Which is the next country you plan to visit after Oman?
There are plenty on the bucket list. In the immediate may be a tour of South America and Antarctica followed by visits to Philippines, South Korea and Japan. When the neighbouring countries open up for self drive – China is closed with no indication of when it will open – I have plans to drive from India to 50 countries across Central Asia and Europe.
“The most pristine place I have so far visited is New Zealand. If there is a Paradise on earth today, it is New Zealand.”
What advise you would give to young aspiring travellers?
The first and foremost of it is to keep an open mind, open your eyes wide and listen to local people. That is how you can learn, see and imbibe the best of every place. The second is to experience the cuisine, culture and history of the place. Thirdly, it would be useful to read up as much as you can before you travel to the country or place. The do’s and don’ts are sometimes lifesaving. The fourth is not to venture out in the dark unless you have a trusted local person with you. We won’t know if we are at the wrong place or when the wrong time is. Fifthly, if you are driving do avoid the use of alcohol. Not only does it impair judgement, many countries have zero tolerance to alcohol as is the case with Norway. Lastly, after your travel share your experiences with friends and others and never shy away from any opportunity to get your experiences to a wider audience.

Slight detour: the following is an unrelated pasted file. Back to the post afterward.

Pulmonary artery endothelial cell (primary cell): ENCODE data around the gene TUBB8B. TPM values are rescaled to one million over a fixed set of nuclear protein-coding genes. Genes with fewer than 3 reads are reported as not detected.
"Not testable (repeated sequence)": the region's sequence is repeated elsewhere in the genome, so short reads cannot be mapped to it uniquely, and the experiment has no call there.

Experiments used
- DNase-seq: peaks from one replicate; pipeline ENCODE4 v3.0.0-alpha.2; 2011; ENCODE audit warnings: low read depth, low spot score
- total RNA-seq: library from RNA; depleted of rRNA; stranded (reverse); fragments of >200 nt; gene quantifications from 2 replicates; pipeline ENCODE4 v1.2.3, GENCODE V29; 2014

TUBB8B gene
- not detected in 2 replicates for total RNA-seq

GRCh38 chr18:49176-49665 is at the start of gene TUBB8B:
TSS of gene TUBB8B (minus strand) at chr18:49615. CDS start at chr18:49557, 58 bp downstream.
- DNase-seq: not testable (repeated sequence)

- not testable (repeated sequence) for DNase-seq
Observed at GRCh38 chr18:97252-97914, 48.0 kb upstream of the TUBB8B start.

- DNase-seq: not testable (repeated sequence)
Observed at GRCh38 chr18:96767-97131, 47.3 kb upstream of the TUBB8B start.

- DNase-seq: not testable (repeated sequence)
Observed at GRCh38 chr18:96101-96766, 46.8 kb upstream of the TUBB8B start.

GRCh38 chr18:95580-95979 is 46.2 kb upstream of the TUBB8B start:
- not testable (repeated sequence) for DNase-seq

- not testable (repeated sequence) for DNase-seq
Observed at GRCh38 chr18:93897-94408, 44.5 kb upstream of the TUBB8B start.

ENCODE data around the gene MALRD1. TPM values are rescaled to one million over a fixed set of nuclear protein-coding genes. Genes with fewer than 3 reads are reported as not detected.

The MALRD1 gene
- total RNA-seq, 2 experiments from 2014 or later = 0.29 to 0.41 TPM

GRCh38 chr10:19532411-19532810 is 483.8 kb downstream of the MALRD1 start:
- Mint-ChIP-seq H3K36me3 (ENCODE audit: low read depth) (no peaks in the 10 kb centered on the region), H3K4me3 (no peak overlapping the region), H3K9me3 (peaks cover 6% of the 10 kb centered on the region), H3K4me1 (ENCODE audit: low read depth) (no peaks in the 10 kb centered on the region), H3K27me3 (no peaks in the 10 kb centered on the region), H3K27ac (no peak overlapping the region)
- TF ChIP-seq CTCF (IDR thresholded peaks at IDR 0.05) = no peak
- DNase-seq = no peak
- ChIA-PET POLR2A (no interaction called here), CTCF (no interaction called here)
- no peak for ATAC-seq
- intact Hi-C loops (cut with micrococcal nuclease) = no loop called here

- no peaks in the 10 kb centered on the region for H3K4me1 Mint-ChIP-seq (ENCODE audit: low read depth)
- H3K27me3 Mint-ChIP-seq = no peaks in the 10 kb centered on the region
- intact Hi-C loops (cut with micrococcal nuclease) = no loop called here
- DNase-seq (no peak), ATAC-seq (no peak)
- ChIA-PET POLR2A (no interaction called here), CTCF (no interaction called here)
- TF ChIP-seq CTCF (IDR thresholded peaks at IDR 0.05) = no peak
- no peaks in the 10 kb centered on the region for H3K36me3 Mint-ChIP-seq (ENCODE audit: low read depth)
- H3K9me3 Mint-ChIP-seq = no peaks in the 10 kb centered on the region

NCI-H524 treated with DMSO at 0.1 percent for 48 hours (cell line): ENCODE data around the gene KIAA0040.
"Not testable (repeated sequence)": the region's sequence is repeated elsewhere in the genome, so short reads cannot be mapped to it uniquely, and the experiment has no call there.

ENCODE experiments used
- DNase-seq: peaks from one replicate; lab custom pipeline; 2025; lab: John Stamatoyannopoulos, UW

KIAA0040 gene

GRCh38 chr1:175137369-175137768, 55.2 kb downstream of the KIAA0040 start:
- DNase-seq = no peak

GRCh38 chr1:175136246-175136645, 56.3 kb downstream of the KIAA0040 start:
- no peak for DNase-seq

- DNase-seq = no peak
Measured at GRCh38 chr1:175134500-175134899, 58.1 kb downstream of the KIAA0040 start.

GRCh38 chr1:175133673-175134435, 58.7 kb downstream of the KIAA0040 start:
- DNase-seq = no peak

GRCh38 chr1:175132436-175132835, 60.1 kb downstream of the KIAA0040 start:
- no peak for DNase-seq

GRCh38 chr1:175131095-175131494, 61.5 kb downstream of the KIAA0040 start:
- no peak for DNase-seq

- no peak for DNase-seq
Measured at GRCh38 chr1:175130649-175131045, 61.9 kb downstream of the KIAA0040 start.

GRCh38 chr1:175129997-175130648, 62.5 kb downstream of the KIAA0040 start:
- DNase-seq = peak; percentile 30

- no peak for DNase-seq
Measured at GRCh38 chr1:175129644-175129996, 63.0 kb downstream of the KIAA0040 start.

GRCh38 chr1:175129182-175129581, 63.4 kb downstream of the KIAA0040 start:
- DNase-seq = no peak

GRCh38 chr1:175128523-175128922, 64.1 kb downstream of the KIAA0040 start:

We are not gonna make spamming